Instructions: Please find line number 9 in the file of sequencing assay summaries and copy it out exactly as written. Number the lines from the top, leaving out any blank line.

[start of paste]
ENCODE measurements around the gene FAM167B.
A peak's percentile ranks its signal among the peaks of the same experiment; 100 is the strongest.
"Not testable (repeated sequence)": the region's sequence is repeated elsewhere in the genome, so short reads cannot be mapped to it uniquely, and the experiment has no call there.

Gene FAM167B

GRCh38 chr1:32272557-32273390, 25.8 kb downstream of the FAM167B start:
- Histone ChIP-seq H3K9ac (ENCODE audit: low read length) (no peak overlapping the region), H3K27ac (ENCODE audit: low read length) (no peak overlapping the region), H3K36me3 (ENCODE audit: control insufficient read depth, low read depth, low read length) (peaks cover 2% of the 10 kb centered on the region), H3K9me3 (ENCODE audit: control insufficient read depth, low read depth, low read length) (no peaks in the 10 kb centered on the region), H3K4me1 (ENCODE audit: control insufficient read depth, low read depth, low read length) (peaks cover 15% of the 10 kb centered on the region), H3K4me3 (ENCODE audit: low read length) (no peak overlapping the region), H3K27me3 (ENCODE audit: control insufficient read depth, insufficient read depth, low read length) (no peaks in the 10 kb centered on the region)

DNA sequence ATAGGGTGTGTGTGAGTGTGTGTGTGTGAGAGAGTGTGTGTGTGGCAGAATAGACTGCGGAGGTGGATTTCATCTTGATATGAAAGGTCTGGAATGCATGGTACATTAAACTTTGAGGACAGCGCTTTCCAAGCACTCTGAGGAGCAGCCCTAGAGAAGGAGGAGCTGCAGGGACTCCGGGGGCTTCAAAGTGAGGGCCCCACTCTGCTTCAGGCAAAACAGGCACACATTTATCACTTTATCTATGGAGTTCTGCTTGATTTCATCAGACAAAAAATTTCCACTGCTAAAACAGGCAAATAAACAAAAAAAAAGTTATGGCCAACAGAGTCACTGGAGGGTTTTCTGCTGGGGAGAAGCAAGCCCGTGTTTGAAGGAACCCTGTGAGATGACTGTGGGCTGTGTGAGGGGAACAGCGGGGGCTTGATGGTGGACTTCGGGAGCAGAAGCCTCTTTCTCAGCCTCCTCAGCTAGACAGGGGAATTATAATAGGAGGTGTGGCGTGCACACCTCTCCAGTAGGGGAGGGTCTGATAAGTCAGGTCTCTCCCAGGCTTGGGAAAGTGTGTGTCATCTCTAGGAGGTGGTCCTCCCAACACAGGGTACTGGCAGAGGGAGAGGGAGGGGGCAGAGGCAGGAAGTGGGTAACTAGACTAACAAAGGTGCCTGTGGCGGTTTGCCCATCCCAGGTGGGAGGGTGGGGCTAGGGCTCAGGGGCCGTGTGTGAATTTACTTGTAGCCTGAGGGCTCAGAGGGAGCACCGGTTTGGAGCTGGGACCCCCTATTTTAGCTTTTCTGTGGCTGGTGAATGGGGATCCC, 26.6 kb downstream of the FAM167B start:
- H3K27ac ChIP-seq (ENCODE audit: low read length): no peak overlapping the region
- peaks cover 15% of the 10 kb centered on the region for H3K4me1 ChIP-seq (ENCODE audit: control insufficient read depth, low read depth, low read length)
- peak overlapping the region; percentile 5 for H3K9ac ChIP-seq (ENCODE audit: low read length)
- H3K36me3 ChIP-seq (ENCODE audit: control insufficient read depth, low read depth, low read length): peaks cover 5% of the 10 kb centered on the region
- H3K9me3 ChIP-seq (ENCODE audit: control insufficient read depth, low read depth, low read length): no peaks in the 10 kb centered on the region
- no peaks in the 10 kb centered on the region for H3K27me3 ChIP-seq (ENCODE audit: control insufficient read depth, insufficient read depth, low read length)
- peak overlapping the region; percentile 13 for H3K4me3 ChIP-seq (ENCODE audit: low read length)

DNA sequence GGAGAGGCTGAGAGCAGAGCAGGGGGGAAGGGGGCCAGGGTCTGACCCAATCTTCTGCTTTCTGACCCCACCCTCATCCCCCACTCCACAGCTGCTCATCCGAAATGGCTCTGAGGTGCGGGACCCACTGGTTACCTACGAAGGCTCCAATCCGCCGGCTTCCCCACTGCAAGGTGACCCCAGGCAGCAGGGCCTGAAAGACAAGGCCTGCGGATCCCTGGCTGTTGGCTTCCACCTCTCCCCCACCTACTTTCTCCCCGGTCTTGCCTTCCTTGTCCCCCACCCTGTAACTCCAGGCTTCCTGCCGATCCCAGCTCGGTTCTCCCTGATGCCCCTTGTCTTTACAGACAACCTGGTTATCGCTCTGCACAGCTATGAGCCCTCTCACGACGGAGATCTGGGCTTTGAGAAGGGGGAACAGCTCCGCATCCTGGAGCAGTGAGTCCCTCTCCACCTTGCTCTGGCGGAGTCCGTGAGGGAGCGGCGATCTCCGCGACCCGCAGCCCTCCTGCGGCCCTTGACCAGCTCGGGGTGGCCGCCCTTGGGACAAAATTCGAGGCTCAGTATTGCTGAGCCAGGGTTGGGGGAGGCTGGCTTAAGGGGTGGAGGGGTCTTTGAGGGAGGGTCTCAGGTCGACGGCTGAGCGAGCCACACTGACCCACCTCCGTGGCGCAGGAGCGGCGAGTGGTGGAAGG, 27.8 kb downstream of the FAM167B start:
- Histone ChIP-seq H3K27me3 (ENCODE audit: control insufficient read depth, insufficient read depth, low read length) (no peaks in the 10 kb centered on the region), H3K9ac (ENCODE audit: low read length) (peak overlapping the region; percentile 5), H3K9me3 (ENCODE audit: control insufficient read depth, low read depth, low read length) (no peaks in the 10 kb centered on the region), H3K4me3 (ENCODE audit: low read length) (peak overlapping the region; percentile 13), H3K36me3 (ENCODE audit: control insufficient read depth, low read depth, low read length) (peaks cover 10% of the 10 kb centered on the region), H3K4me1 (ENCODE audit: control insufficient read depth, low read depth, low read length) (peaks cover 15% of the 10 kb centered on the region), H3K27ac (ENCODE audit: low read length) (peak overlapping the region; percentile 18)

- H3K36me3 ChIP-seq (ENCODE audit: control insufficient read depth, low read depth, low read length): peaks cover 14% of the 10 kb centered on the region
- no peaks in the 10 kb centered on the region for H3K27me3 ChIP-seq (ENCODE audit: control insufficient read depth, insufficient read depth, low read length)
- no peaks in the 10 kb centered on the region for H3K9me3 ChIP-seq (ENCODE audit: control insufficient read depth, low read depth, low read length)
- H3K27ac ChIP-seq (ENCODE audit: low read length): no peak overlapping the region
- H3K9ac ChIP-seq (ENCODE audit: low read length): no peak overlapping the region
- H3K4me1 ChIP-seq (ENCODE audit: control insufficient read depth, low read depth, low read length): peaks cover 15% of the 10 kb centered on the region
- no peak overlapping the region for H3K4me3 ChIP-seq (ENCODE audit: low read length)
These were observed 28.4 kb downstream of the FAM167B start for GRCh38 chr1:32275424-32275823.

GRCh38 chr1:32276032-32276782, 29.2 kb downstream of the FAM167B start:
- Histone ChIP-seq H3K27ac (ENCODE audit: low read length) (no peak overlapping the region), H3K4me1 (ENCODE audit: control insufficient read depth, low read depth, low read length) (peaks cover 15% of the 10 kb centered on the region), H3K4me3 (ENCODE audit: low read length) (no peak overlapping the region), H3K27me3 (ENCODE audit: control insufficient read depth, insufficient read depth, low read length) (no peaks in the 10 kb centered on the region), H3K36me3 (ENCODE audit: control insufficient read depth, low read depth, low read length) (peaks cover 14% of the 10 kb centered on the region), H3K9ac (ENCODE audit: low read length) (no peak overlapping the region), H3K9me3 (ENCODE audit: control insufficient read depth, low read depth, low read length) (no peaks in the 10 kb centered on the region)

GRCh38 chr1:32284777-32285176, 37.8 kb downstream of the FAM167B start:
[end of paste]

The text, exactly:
- peaks cover 15% of the 10 kb centered on the region for H3K4me1 ChIP-seq (ENCODE audit: control insufficient read depth, low read depth, low read length)